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Metamorphoses
Ovid

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Bk XI:474-572 The Tempest.
       
They had left the harbour, and the breeze was stirring the rigging: the captain shipped the oars, ran the yard up to the top of the mast, and put on all sail to catch the freshening breeze. The ship was cutting through the waves, no more than mid-way across, maybe less, far from either shore, when, at nightfall, the sea began to whiten with swelling waves, and the east wind to blow with greater strength.
        
The captain shouts: "Lower the yards, now, and close reef all sails." He shouts the order but the adverse wind drowns it, and his voice cannot be heard above the breaking seas. Yet, some of the crew, on their own initiative, remove the oars, some protect the bulwarks, some deny the wind canvas-room. Here one bails water back into the water, another secures the spars. While these things are being done, randomly, the storm increases its severity, and the roaring winds attack from every quarter, stirring the angry waves. The captain himself is fearful, and admits he does not know how things stand, what to order, what to prevent: such is the weight of destruction, so much more powerful than his skill.
        
There is uproar: men shouting, the rigging straining, the sound of the breaking sea from a weight of sea, and the crash of thunder. The waves rise up and seem to form the sky, and their spray touches the lowering clouds. Now the water is tainted yellow, with sand churned from the depths, now blacker than the Styx, while the waves break white with hissing foam. The Trachinian ship is driven in the grip of fate, now lifted on high, as if looking down on the valleys from a mountain summit, into the depths of Acheron: now sinking, caught in the trough of the wave, staring at heaven from the infernal pool. Again and again the force of the flood strikes the sides with a huge crash, sounding no lighter a blow than when, sometime, an iron ram, or a ballista, strikes a damaged fortress. As fierce lions, on the attack, drive themselves onto the armoured chests and extended spears of the hunters, so the waves drove forward in the rising winds, reaching the height of the ship, and higher, above it.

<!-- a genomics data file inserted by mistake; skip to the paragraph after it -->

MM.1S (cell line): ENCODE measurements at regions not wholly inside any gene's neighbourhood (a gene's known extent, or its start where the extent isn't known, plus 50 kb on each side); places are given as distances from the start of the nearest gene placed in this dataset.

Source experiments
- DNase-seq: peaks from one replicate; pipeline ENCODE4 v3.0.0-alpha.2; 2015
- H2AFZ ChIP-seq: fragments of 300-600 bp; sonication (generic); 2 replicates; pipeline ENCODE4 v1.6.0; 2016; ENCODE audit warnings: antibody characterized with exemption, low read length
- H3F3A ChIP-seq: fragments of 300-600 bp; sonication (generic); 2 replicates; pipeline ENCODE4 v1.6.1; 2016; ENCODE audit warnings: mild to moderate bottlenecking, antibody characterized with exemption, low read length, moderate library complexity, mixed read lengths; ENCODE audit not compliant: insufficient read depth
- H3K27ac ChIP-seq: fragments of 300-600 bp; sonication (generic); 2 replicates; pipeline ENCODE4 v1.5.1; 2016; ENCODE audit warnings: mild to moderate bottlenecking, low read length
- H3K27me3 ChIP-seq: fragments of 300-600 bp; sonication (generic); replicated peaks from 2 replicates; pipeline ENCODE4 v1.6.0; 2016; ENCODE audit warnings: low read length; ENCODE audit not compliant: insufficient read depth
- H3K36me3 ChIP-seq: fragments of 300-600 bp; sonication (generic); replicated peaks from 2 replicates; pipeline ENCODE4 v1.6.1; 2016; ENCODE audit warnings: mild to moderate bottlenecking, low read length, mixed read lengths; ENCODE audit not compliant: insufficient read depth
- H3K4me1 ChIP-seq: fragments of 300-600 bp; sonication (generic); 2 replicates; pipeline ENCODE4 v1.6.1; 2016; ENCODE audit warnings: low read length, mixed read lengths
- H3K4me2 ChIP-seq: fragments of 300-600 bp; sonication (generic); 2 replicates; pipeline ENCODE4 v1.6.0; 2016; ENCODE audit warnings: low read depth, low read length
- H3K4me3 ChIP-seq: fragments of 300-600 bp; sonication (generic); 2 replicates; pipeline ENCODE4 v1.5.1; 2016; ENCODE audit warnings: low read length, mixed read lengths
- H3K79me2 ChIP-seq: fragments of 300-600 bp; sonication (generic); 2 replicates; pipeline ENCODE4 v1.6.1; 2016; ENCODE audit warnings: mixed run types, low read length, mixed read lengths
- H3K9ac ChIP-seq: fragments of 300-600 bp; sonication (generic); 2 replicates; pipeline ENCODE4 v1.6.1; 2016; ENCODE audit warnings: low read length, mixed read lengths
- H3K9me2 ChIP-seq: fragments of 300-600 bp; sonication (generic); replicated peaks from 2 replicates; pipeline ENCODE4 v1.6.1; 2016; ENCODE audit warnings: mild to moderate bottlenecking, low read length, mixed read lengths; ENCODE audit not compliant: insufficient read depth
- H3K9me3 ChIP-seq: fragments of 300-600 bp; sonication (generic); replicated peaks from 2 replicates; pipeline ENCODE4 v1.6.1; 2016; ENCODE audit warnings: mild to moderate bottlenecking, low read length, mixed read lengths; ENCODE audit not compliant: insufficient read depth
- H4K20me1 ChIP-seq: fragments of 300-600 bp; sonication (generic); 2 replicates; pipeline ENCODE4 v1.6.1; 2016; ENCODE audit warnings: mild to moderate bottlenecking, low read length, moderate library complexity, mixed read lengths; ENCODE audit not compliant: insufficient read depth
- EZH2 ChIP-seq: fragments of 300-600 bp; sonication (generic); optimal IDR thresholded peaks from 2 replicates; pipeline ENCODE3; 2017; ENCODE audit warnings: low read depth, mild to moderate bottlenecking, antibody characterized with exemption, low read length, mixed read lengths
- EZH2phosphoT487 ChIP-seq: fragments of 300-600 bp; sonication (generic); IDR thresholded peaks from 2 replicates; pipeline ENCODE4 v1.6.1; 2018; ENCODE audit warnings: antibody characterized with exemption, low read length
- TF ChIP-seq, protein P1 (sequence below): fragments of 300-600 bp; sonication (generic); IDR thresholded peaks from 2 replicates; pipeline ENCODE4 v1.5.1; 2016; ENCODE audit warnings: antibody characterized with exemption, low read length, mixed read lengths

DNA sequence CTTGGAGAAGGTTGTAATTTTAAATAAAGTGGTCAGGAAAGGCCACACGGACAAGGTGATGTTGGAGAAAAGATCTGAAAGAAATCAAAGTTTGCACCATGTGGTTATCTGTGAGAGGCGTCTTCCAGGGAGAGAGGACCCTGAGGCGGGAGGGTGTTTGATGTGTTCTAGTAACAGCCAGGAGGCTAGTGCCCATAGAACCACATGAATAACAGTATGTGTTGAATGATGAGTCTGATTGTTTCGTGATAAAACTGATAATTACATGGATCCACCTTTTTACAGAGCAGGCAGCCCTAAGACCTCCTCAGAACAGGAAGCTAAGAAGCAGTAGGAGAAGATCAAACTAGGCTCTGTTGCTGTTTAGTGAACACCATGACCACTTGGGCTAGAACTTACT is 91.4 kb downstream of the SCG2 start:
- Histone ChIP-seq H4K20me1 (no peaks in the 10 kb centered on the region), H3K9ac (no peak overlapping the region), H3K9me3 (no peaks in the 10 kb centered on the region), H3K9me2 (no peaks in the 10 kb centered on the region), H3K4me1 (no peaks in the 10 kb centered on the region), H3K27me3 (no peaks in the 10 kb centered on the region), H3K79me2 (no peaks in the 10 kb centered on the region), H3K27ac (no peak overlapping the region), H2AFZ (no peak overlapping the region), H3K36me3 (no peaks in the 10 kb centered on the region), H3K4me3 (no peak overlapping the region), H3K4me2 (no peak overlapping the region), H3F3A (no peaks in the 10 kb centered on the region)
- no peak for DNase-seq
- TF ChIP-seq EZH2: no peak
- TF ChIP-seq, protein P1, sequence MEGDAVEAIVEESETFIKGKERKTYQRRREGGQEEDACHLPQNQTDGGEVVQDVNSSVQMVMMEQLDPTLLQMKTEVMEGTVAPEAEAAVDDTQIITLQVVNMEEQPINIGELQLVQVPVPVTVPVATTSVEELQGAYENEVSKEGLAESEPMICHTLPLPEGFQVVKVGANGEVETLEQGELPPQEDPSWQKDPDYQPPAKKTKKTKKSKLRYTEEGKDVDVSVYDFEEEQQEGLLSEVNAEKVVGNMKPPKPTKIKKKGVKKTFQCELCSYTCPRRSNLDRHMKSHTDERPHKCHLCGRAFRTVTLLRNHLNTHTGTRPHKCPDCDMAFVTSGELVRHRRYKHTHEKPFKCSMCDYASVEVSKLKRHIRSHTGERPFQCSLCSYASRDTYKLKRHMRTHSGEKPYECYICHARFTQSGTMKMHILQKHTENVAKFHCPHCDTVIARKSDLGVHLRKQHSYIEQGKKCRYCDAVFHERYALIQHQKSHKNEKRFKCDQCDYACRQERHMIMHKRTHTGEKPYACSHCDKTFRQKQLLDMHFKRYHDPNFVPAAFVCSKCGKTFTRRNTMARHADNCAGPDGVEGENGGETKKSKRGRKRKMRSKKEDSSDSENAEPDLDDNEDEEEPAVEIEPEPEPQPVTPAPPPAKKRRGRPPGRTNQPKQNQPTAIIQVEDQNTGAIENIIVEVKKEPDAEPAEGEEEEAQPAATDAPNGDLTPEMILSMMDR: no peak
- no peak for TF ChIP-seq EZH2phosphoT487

And now the wooden wedges give way, and, stripped of their wax covering, cracks appear, offering the lethal waves a passage. Look how the heavy rain falls from the melting clouds, and you would think the whole heaven was emptying into the sea, and the sea was filling the heavenly zones. The sails are soaked with spray, and the seawater mingles with water from the heavens. The sky is starless, and the murky night is full of its own and the storm’s gloom. Flashes of lightning cleave it, and give light: the rain is illuminated by the lightning flares.
        
Now the sea pours into the ship’s hollow hull, as well. As a soldier, more outstanding than the rest, who has often tried to scale the battlement of a besieged city, succeeds at last, and fired with a love of glory, takes the wall, one man in a thousand; so when the waves have battered nine times against the steep sides, the tenth wave surging with greater impetus rushes on, and does not cease its assault on the beleaguered craft, until it breaches the conquered vessel’s defences. So one part of the sea is still trying to take the ship, and part is already inside.
        
All is confusion, as a city is confused when some are undermining the walls from outside, while others hold them from within. Skill fails, and courage ebbs, and as many separate deaths as advancing waves seem to rush upon them and burst over them. One cannot hold his tears, another is stupefied, and one cries out that they are fortunate whom proper burial rites await. One worships the gods in prayer, and, lifting his arms in vain to the sky, he cannot see, begs for help. Some think of fathers and brothers, some of home and children, or whatever they have left behind. But Alcyone is what moves Ceyx: nothing but Alcyone is on Ceyx’s lips, and though he only longs for her, he rejoices that she is not there.
        
How he would like to see his native shores again, and turn his last gaze towards his home, but he knows not where it is: the sea swirls in such vortices, and the covering shadows of pitch-black clouds so hide the sky, that it mirrors the aspect of night. The mast is shattered by the onset of a storm-driven whirlwind, and the rudder is shattered. One ultimate wave, like a conqueror delighting in his spoils, rears up gazing down at the other waves, and, as if one tore Pindus, and Athos, from their base, and threw them utterly into the open sea, it fell headlong, and the weight and the impulse together, drove the ship to the bottom. The majority of the crew met their fate with the ship, driven down by the mass of water, never to return to the light. The rest clung to broken pieces of the vessel.
        
Ceyx himself, held on to a fragment of the wreck, with a hand more used to holding a sceptre, and called on his father, Lucifer, and his father-in-law, Aeolus, but alas, in vain. Mostly it is his wife’s, Alcyone’s, name on his lips.
        
He thinks of her, and speaks to her, and prays that the waves might carry his body to her sight, and that, lifeless, he might be entombed by her dear hands. While he can swim, and as often as the waves allow him to open his mouth, he speaks the name of Alcyone, far off, until the waves themselves murmur it, See, a black arc of water breaks over the heart of the sea, and the bursting wave buries his drowning head.
        
Lucifer was indistinct, and not to be known, that dawn, and since he was not allowed to leave the sky, he covered his face in dense cloud.
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